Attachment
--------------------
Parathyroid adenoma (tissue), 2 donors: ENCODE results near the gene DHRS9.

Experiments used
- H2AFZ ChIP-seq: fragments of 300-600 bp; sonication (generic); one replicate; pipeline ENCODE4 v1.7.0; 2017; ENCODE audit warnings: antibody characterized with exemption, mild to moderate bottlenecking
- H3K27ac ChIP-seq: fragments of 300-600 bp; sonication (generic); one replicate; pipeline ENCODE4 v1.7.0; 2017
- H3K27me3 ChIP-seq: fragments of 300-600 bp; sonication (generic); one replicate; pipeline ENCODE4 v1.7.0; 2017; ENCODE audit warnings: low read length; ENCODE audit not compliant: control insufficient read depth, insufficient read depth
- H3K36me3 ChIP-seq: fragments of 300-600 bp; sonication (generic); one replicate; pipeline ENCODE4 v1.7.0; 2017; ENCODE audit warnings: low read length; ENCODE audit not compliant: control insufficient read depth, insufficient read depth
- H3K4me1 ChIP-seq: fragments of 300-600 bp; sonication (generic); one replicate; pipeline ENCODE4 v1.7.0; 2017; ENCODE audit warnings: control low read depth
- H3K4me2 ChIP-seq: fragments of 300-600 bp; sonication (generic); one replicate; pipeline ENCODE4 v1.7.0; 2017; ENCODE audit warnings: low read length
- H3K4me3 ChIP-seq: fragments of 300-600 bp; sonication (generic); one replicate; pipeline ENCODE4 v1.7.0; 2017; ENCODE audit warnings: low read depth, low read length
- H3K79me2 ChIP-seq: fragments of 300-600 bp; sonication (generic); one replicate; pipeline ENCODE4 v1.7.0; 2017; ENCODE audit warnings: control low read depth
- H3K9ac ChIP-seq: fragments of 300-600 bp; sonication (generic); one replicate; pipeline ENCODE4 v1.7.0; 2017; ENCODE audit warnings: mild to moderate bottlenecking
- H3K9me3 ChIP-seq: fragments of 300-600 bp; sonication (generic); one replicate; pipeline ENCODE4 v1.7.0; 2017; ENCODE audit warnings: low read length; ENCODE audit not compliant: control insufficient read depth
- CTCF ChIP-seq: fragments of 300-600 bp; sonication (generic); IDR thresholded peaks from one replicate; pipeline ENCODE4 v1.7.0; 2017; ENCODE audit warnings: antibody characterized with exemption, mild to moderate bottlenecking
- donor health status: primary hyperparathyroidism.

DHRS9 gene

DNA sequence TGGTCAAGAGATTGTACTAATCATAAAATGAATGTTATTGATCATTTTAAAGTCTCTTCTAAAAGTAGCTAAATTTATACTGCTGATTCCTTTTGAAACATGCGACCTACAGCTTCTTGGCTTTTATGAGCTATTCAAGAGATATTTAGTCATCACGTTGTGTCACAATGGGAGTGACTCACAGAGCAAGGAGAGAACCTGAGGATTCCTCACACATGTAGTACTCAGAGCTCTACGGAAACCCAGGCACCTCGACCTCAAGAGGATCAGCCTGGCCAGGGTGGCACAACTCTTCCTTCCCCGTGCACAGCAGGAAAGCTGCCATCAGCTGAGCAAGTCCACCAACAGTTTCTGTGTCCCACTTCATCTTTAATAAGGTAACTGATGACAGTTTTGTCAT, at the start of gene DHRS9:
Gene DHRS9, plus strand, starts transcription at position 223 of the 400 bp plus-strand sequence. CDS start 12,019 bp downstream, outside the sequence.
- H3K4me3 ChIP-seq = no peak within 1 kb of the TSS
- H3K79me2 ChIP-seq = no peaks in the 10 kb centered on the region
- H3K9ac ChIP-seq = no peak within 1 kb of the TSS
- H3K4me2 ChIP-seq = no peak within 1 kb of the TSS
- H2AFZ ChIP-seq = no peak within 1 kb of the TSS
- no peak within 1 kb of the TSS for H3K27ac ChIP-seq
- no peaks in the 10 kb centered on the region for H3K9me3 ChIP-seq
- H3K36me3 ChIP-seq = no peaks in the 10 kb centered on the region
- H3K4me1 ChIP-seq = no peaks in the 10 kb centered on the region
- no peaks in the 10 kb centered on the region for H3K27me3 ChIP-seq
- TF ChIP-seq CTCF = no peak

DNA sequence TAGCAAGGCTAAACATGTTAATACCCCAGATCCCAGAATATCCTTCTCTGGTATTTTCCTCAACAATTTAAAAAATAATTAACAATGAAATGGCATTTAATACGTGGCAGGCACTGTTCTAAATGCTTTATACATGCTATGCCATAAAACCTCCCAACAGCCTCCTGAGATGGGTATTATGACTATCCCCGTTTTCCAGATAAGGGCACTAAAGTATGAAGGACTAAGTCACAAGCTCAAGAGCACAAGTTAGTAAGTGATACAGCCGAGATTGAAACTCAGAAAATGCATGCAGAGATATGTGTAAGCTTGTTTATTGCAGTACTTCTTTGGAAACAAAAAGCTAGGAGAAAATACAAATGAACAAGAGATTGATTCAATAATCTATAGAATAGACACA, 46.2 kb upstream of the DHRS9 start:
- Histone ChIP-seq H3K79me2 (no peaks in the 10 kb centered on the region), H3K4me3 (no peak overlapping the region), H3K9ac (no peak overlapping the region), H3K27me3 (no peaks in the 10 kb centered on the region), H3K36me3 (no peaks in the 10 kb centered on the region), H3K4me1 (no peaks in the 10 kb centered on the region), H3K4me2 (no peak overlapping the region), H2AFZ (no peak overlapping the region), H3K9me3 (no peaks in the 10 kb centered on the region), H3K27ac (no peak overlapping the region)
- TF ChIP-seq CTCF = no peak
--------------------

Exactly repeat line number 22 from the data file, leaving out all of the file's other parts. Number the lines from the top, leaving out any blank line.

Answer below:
- H2AFZ ChIP-seq = no peak within 1 kb of the TSS